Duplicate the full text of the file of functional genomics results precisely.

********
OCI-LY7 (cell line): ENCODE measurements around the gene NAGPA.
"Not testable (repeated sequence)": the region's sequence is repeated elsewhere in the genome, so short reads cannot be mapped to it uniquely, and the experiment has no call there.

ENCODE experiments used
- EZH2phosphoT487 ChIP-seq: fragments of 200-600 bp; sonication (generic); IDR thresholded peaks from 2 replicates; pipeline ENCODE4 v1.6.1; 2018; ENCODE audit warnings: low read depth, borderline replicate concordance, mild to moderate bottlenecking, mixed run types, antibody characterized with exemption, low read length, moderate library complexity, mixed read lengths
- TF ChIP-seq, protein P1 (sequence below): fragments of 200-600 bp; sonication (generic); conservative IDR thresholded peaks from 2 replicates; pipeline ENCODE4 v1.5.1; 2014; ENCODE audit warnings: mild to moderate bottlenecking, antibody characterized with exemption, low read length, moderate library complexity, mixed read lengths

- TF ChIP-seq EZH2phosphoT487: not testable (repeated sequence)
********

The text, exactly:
OCI-LY7 (cell line): ENCODE measurements around the gene NAGPA.
"Not testable (repeated sequence)": the region's sequence is repeated elsewhere in the genome, so short reads cannot be mapped to it uniquely, and the experiment has no call there.

ENCODE experiments used
- EZH2phosphoT487 ChIP-seq: fragments of 200-600 bp; sonication (generic); IDR thresholded peaks from 2 replicates; pipeline ENCODE4 v1.6.1; 2018; ENCODE audit warnings: low read depth, borderline replicate concordance, mild to moderate bottlenecking, mixed run types, antibody characterized with exemption, low read length, moderate library complexity, mixed read lengths
- TF ChIP-seq, protein P1 (sequence below): fragments of 200-600 bp; sonication (generic); conservative IDR thresholded peaks from 2 replicates; pipeline ENCODE4 v1.5.1; 2014; ENCODE audit warnings: mild to moderate bottlenecking, antibody characterized with exemption, low read length, moderate library complexity, mixed read lengths

- TF ChIP-seq EZH2phosphoT487: not testable (repeated sequence)